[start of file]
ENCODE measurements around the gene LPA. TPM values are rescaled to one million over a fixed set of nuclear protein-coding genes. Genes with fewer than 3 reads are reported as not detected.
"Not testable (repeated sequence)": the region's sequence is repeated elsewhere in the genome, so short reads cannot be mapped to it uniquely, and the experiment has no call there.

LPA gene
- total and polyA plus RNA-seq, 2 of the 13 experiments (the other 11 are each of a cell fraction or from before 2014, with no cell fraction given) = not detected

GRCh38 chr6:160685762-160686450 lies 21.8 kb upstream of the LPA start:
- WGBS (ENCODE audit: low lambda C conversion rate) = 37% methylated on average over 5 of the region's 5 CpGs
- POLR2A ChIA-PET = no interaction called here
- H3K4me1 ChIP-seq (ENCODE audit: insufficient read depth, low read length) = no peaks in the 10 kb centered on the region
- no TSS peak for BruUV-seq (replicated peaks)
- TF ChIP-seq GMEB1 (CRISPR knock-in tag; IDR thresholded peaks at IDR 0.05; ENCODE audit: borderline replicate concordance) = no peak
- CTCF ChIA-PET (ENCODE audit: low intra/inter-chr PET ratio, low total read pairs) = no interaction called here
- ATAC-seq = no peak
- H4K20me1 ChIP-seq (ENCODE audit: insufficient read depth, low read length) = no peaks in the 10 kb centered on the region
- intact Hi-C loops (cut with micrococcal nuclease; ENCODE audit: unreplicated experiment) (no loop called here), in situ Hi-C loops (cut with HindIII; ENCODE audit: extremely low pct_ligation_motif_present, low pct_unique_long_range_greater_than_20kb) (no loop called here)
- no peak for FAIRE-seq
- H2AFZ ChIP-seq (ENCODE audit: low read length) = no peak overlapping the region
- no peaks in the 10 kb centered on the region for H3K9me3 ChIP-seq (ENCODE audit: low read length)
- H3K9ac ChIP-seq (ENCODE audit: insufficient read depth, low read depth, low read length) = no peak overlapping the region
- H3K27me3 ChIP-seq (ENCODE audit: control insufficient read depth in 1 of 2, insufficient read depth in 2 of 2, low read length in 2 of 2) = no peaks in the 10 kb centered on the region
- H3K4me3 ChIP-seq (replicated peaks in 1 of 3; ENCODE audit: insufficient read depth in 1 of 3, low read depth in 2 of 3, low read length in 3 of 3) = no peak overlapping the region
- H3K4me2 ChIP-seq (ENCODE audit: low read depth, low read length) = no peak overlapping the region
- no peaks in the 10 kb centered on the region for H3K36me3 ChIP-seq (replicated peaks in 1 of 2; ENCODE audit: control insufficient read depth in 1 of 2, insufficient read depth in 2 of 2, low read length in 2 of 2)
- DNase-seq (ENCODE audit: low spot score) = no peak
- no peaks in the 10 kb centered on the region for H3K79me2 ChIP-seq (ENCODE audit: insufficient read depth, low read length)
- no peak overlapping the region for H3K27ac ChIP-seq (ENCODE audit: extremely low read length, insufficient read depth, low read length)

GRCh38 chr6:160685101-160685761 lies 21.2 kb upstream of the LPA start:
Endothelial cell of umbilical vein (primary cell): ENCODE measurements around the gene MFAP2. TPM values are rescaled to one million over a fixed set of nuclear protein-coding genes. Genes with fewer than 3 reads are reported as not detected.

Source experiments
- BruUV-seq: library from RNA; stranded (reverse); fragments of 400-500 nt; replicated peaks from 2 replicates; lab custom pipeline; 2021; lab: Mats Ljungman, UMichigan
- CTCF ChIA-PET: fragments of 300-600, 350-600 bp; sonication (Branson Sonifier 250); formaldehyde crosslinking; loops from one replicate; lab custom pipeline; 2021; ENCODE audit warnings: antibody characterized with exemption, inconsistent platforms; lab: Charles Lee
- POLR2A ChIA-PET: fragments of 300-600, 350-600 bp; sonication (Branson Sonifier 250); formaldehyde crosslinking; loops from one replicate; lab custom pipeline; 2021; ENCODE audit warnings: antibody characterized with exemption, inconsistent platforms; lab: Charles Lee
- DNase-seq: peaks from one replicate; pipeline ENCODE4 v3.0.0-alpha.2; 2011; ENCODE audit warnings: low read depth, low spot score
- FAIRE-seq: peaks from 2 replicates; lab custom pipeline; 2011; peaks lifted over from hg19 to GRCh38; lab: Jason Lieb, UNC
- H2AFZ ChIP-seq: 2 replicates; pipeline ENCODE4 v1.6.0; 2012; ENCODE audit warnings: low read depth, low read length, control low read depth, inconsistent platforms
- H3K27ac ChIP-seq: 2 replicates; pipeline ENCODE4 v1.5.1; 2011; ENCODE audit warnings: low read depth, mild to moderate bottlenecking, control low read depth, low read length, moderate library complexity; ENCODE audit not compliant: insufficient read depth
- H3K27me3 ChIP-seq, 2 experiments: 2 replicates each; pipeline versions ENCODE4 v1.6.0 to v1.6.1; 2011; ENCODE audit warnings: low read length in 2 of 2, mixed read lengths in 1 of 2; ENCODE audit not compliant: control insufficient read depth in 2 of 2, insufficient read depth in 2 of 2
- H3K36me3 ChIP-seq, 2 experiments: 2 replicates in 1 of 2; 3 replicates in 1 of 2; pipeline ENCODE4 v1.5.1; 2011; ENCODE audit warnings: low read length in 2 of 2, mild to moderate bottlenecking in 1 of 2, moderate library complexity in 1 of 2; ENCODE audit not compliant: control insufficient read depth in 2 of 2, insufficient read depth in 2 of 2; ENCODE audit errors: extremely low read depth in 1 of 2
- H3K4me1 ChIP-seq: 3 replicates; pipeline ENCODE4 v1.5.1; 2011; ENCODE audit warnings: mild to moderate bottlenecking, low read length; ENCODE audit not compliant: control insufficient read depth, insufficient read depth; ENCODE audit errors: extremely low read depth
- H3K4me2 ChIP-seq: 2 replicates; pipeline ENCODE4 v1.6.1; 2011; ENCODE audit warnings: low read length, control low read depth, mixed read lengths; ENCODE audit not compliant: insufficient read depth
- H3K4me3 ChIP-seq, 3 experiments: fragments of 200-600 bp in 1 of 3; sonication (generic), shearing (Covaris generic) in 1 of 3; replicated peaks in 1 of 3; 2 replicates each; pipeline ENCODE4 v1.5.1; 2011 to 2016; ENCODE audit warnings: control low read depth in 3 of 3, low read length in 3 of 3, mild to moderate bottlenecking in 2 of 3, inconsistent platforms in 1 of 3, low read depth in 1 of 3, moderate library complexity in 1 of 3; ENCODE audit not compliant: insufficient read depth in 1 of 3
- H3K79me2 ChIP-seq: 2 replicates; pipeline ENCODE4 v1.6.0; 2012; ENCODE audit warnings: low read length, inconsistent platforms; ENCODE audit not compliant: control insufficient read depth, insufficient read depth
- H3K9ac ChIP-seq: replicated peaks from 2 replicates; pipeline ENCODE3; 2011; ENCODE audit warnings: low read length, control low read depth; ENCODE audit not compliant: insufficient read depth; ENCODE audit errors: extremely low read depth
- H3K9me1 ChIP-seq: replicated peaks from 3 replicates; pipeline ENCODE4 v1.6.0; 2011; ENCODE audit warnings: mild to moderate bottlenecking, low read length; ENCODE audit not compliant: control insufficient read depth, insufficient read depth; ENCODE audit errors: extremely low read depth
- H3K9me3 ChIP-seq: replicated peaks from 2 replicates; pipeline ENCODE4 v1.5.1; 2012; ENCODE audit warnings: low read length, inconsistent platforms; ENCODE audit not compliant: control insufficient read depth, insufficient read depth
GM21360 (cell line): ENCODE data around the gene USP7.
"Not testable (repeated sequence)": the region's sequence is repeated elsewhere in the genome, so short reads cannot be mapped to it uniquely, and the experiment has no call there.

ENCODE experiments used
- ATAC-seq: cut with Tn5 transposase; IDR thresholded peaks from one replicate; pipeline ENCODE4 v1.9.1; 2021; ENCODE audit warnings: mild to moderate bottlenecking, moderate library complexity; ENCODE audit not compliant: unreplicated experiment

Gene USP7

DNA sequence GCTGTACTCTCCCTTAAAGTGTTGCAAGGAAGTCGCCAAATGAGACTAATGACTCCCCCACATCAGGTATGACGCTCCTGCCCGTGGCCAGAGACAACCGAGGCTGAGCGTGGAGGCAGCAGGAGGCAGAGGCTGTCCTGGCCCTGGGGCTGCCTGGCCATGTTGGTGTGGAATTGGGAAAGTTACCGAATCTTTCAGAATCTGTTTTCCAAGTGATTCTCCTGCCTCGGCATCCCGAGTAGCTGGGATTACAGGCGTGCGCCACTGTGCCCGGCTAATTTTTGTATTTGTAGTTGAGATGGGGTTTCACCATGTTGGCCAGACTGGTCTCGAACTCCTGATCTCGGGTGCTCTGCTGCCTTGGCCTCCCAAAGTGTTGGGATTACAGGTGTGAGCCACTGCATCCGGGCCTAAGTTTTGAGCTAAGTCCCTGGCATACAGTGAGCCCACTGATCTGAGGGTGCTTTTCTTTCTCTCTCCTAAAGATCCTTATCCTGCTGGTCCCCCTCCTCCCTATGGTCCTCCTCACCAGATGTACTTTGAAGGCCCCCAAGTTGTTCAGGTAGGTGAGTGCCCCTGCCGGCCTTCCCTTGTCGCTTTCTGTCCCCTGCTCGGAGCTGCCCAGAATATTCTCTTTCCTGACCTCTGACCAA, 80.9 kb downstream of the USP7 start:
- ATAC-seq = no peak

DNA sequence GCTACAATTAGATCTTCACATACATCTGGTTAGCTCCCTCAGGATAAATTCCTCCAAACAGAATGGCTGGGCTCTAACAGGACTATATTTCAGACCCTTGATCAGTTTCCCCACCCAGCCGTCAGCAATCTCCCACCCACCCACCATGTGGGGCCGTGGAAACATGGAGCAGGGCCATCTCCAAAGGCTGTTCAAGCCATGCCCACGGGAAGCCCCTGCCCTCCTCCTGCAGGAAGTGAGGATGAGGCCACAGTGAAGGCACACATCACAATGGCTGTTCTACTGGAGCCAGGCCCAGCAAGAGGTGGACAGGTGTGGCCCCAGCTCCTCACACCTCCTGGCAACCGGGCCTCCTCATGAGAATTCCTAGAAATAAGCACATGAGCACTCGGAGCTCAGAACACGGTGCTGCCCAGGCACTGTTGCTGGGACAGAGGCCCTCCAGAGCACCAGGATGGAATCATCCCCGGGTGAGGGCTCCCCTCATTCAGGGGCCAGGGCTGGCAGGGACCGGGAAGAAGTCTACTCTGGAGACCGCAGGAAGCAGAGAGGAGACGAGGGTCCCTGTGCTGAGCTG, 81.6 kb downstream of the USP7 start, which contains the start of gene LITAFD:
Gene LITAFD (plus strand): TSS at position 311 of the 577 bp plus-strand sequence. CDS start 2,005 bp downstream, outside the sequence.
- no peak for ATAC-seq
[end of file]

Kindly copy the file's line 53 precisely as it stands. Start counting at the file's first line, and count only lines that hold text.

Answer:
Gene LITAFD (plus strand): TSS at position 311 of the 577 bp plus-strand sequence. CDS start 2,005 bp downstream, outside the sequence.